A review of the Rage of Bahamut: Virgin Soul anime series
The final ending card of *Rage of Bahamut: Genesis’ warned us: “I’ll be back”. For a time that seemed to refer to the indefinitely delayedManaria Friends (not to be confused with your Italian food research group: marinara friends), until that is, Virgin Soulwas announced. A direct sequel to Genesis with the same director - Keiichi Satou - and a returning cast of characters, would this new two-cour series be able to capture the same kind of adventuring fun that typified its predecessor?
an ambivalent desire for the original’s penny-dreadful-esque whimsy
Picking up ten years after the sealing of the Bahamut, humanity, under the new rule of King Charioce, have enslaved demons and begun to purge angels from their midsts. The fates of both Favaro and Kaisar are unknown and instead the impossibly cheerful and unusually brawny Nina takes centre stage. Unfortunately for her, she transforms into an enormous red dragon when coming into contact with a member of the opposite sex which has a detrimental effect on the buildings and people surrounding her when she does.
A review of the Rage of Bahamut: Genesis anime series
After three episodes of Shingeki no Bahamut: Genesis (Rage of Bahamut: Genesis), I still wasn’t sure what I was watching. There’s nothing particularly abstract (yes Soultaker I’m talking about you) about the story of two feuding friends going on adventures with a girl from another world. Except, in the first few episodes there are so many different ways the series could have gone - monster of the week, Queen’s Blade journey into fan service, Escaflowne adventures in a fantasy world to name a few - but it seems bullheadedly determined not to go with any of them and instead play the whole series by ear.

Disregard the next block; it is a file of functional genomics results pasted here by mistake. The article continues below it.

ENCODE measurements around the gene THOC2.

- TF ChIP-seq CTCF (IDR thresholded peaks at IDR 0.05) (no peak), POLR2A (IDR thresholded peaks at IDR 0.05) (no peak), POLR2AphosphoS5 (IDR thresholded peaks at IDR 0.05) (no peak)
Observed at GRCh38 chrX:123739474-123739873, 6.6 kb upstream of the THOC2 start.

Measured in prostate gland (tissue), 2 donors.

Peculiarly, it works. And not just because it throws everything, kitchen sink and all, at you and to see what sticks. After all you have an Arabian deity (Bahamut) mixed in with Christian mythology (heaven, hell, angels and devils) with some added Norse flavouring (the heavenly god is in fact Zeus), some Pagan witchcraft and wizardry and some historical persons of note thrown in for good measure. Like the origin of the dragon personification of Bahamut then, Shingeki no Bahamut is a Dungeons and Dragons campaign in anime form. It has the overeager dungeon master cobbling together a piecemeal mythology with narrative abandon, the rollicking tales of a knight, a rogue and someone who wanted to play a female, and by the end of the campaign the adventurers are riding into battle on the back of a giant duck.